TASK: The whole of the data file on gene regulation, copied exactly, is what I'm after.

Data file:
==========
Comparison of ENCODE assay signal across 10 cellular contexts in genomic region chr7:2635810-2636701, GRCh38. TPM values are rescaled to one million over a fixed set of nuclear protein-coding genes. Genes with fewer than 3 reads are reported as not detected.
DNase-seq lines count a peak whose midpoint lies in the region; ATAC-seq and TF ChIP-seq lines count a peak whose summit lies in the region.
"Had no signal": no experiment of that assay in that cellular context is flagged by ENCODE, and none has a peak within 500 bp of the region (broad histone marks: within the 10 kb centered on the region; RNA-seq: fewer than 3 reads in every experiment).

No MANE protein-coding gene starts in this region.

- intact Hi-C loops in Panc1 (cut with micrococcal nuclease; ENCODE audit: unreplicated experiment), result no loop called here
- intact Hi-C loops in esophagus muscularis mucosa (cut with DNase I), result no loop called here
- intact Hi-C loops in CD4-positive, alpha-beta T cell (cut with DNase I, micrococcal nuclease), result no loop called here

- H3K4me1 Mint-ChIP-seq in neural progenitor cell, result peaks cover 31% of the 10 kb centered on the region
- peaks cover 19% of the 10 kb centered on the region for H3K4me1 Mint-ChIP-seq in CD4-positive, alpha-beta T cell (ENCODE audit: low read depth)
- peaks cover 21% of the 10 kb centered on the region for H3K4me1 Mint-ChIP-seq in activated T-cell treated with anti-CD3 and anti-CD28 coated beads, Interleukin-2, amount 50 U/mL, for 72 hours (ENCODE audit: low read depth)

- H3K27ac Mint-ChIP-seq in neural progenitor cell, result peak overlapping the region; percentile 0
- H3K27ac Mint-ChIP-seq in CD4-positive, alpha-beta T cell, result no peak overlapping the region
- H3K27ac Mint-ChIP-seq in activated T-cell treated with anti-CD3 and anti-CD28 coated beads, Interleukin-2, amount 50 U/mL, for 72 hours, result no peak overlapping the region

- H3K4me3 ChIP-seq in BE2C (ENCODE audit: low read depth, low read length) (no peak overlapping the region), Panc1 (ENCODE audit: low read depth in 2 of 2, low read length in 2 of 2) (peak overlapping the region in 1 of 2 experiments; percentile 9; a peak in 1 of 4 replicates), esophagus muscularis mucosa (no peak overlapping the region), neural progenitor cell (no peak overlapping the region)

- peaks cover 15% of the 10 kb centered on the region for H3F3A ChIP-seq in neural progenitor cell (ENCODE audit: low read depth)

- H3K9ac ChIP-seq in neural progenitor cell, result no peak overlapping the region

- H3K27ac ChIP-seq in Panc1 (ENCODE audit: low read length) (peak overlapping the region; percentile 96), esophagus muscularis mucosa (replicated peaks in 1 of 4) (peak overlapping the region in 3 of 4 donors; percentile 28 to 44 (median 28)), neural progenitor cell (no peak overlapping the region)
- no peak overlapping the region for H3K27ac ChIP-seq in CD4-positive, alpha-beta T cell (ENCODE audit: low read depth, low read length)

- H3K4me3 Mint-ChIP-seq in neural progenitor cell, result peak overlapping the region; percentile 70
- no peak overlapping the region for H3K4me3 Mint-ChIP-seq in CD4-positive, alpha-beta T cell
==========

Comparison of ENCODE assay signal across 10 cellular contexts in genomic region chr7:2635810-2636701, GRCh38. TPM values are rescaled to one million over a fixed set of nuclear protein-coding genes. Genes with fewer than 3 reads are reported as not detected.
DNase-seq lines count a peak whose midpoint lies in the region; ATAC-seq and TF ChIP-seq lines count a peak whose summit lies in the region.
"Had no signal": no experiment of that assay in that cellular context is flagged by ENCODE, and none has a peak within 500 bp of the region (broad histone marks: within the 10 kb centered on the region; RNA-seq: fewer than 3 reads in every experiment).

No MANE protein-coding gene starts in this region.

- intact Hi-C loops in Panc1 (cut with micrococcal nuclease; ENCODE audit: unreplicated experiment), result no loop called here
- intact Hi-C loops in esophagus muscularis mucosa (cut with DNase I), result no loop called here
- intact Hi-C loops in CD4-positive, alpha-beta T cell (cut with DNase I, micrococcal nuclease), result no loop called here

- H3K4me1 Mint-ChIP-seq in neural progenitor cell, result peaks cover 31% of the 10 kb centered on the region
- peaks cover 19% of the 10 kb centered on the region for H3K4me1 Mint-ChIP-seq in CD4-positive, alpha-beta T cell (ENCODE audit: low read depth)
- peaks cover 21% of the 10 kb centered on the region for H3K4me1 Mint-ChIP-seq in activated T-cell treated with anti-CD3 and anti-CD28 coated beads, Interleukin-2, amount 50 U/mL, for 72 hours (ENCODE audit: low read depth)

- H3K27ac Mint-ChIP-seq in neural progenitor cell, result peak overlapping the region; percentile 0
- H3K27ac Mint-ChIP-seq in CD4-positive, alpha-beta T cell, result no peak overlapping the region
- H3K27ac Mint-ChIP-seq in activated T-cell treated with anti-CD3 and anti-CD28 coated beads, Interleukin-2, amount 50 U/mL, for 72 hours, result no peak overlapping the region

- H3K4me3 ChIP-seq in BE2C (ENCODE audit: low read depth, low read length) (no peak overlapping the region), Panc1 (ENCODE audit: low read depth in 2 of 2, low read length in 2 of 2) (peak overlapping the region in 1 of 2 experiments; percentile 9; a peak in 1 of 4 replicates), esophagus muscularis mucosa (no peak overlapping the region), neural progenitor cell (no peak overlapping the region)

- peaks cover 15% of the 10 kb centered on the region for H3F3A ChIP-seq in neural progenitor cell (ENCODE audit: low read depth)

- H3K9ac ChIP-seq in neural progenitor cell, result no peak overlapping the region

- H3K27ac ChIP-seq in Panc1 (ENCODE audit: low read length) (peak overlapping the region; percentile 96), esophagus muscularis mucosa (replicated peaks in 1 of 4) (peak overlapping the region in 3 of 4 donors; percentile 28 to 44 (median 28)), neural progenitor cell (no peak overlapping the region)
- no peak overlapping the region for H3K27ac ChIP-seq in CD4-positive, alpha-beta T cell (ENCODE audit: low read depth, low read length)

- H3K4me3 Mint-ChIP-seq in neural progenitor cell, result peak overlapping the region; percentile 70
- no peak overlapping the region for H3K4me3 Mint-ChIP-seq in CD4-positive, alpha-beta T cell